Income growth and rising home inventory levels helped push house sales up in October compared to last year, marking the first major increase year-to-date, according to a report.
Redfin reported a 2.2 percent increase in the number of homes sold in October compared to the same month last year, making it the first month to see a significant yearly increase in home sales so far in 2014. According to the brokerage, a total of 128,005 homes sold last month across the company's covered markets.
Redfin's data reinforces recent findings from the National Association of Realtors, which estimated October home sales at an adjusted annual rate of 5.26 million, an increase of 2.5 percent from last year.
Redfin's chief economist, Nela Richardson, pointed to a number of factors that played a role in last month's stronger than expected activity.
"The housing market overall benefited in October from a dip in mortgage rates to under 4 percent, a drop in unemployment to 5.8 percent and a continuing slowdown in home price appreciation to 3.8 percent year over year," Richardson said.
Looking at the top markets with strongest sales growth, however, Richardson says two other major factors become apparent: ongoing wage improvements and a jump in for-sale inventory in the prior months.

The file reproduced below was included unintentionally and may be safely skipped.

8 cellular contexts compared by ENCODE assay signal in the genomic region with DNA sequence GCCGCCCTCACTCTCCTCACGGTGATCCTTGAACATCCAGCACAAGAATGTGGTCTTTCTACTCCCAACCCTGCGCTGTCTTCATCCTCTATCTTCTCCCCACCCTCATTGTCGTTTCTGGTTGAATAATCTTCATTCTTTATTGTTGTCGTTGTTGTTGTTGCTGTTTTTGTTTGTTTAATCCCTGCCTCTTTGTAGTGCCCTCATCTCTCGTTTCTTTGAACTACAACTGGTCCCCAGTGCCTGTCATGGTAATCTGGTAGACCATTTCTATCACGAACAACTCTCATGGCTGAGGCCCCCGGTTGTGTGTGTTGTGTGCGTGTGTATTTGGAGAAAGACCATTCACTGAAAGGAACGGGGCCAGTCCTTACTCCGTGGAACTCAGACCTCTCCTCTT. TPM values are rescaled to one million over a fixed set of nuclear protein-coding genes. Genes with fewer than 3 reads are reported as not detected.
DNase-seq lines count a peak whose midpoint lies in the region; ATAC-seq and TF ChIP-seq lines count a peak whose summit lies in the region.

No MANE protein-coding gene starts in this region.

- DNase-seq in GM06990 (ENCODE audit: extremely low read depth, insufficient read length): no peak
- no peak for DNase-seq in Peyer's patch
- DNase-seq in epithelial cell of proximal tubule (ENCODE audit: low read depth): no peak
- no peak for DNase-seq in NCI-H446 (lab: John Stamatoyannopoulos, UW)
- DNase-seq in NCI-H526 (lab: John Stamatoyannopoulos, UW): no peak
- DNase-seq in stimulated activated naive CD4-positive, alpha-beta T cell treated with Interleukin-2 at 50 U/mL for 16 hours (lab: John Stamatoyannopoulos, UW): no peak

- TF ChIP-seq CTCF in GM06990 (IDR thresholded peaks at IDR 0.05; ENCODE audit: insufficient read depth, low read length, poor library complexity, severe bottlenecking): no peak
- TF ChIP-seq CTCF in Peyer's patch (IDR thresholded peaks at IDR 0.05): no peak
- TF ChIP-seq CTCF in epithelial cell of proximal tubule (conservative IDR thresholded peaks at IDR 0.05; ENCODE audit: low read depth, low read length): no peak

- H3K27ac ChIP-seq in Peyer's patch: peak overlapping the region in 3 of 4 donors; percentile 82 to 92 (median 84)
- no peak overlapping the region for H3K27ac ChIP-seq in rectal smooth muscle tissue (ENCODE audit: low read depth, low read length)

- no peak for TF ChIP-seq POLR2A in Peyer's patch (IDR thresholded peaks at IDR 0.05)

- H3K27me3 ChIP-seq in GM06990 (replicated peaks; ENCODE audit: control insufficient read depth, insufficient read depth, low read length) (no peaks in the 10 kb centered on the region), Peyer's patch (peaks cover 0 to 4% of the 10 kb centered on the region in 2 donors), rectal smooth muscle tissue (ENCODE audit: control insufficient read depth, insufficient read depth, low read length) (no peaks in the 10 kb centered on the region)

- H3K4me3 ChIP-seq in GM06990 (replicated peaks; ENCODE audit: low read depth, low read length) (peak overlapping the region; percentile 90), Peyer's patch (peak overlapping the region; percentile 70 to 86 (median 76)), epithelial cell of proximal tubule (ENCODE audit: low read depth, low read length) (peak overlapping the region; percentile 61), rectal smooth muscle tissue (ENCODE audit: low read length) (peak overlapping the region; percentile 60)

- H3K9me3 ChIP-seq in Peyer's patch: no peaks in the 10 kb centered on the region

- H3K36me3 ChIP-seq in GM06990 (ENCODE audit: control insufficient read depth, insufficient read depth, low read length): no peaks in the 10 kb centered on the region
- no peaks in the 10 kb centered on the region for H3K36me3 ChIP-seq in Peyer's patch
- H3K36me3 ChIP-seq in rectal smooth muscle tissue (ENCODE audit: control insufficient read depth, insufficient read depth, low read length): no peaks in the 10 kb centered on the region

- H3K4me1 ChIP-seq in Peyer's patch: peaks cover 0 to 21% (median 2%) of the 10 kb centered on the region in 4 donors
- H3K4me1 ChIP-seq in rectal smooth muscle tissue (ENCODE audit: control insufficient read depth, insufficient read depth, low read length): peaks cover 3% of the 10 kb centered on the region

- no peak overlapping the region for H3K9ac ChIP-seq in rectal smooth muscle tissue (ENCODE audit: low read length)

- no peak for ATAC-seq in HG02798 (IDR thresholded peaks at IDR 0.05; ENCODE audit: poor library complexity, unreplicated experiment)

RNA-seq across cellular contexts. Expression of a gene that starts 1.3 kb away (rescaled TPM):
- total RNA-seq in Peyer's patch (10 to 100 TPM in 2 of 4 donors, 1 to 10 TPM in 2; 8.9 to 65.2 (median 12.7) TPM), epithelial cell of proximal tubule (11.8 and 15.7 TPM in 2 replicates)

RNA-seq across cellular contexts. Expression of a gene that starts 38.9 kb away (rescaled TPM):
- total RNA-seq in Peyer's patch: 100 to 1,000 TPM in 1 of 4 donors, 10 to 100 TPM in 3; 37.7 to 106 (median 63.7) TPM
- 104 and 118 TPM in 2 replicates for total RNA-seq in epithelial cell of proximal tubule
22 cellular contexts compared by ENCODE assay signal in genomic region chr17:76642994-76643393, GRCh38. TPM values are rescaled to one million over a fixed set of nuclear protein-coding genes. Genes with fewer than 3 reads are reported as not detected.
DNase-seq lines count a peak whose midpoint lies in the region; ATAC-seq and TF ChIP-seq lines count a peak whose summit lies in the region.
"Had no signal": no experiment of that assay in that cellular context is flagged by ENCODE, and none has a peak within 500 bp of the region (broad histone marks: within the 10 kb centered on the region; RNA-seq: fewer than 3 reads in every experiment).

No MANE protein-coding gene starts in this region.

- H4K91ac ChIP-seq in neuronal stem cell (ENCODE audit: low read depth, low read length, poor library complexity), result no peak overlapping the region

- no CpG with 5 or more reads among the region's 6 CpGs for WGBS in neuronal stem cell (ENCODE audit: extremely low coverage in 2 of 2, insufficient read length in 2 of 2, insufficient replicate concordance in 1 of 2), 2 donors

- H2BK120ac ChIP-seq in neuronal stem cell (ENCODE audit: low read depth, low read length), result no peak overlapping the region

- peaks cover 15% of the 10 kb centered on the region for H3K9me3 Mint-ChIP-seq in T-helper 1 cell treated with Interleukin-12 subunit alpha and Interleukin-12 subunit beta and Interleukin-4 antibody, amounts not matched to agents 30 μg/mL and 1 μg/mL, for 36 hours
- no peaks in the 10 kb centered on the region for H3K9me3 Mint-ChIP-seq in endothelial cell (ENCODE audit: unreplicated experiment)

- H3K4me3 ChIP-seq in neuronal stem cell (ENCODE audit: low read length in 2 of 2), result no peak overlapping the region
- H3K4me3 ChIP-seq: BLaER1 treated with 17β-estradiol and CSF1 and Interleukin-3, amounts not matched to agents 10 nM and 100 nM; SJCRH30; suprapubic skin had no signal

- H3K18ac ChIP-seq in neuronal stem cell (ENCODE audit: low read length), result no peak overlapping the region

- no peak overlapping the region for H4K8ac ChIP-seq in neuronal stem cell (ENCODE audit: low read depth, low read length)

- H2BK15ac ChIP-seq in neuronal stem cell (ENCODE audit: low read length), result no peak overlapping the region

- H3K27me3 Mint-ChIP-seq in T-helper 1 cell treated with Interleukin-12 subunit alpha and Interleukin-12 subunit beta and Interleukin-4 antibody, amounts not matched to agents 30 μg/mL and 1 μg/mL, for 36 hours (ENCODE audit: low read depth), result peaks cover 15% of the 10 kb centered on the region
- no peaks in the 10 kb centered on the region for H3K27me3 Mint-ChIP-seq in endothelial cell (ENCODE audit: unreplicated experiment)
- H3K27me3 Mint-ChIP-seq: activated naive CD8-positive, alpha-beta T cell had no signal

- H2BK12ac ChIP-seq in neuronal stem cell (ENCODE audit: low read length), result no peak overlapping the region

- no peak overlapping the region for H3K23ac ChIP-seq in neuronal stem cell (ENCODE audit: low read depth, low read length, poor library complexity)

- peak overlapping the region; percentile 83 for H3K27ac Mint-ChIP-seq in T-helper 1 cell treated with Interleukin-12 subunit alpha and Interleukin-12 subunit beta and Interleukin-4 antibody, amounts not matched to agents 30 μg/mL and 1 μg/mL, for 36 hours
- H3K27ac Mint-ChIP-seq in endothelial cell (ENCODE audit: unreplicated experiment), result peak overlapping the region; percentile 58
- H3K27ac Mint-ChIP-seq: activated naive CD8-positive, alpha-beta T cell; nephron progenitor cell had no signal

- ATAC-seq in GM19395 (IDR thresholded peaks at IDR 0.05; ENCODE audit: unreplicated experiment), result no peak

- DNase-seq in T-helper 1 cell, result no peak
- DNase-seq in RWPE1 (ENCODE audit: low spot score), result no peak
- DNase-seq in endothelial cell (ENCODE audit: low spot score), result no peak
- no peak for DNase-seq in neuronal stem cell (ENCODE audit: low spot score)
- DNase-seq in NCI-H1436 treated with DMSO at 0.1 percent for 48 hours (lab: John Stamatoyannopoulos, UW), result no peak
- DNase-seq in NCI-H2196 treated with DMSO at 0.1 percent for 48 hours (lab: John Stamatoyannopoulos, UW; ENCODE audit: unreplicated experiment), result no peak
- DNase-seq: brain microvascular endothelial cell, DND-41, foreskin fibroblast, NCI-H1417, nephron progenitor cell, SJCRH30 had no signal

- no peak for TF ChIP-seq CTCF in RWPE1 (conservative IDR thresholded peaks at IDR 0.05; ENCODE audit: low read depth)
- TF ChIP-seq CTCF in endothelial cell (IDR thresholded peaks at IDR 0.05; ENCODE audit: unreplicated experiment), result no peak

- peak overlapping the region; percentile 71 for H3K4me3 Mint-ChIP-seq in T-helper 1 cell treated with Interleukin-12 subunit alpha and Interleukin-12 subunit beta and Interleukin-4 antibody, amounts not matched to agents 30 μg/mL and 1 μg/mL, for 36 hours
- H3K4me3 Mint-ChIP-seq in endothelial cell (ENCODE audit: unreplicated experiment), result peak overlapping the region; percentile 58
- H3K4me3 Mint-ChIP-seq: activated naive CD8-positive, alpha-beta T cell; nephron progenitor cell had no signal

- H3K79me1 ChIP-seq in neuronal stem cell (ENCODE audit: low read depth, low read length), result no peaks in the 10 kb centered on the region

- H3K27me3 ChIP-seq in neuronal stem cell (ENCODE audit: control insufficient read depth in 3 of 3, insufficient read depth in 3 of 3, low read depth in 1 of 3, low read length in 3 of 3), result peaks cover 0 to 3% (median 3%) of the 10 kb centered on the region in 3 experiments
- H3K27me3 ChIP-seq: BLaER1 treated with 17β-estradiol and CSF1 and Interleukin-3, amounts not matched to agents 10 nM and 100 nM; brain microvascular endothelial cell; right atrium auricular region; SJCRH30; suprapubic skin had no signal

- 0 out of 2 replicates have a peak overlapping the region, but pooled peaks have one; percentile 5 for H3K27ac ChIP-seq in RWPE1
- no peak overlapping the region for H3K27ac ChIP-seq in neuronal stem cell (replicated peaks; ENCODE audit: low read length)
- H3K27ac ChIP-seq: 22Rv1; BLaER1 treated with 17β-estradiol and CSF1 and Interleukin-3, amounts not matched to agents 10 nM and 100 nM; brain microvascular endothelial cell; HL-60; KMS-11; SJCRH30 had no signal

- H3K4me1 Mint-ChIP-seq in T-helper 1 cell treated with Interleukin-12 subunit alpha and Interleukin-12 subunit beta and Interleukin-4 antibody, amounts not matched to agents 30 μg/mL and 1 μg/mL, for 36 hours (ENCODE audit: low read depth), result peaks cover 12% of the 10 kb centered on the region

According to Redfin, among the top five metro areas for annual sales gains, median incomes increased in four, with improvements ranging from 0.7 percent in Raleigh-Durham, North Carolina, to as high as 5.7 percent in Boulder, Colorado. The one exception was Orlando, which remains popular for investors, the company said.
On the other hand, in the five markets with the biggest year declines in sales activity, median incomes fell or were flat in nearly all, while home price increases outpaced the national average of 3.8 percent—the lowest since January 2012.
"[F]or a housing market to be healthy and sustainable over the long term, incomes must increase as home prices rise," Richardson said. "But wages nationally have barely kept up with inflation, let alone house prices, especially in high-cost areas like San Francisco and Long Island."
September's surge in inventory has also helped fuel sales activity, particularly in the country's most supply-choked metros. In Tampa and Orlando, the two strongest cities over the last year, new listings climbed 3.7 percent and 12 percent, respectively, in September and October compared to last year.
By comparison, San Jose and San Francisco, the two weakest markets for sales in the past 12 months, saw new listings fall off by 3.4 percent and 2.8 percent over the same period.
"Two months ago, when demand was strong but supply was lacking, we predicted that an increase in homes for sale would translate into more sales this fall," Richardson said. "In the past two months the number of homes for sale was up 9 percent over last year."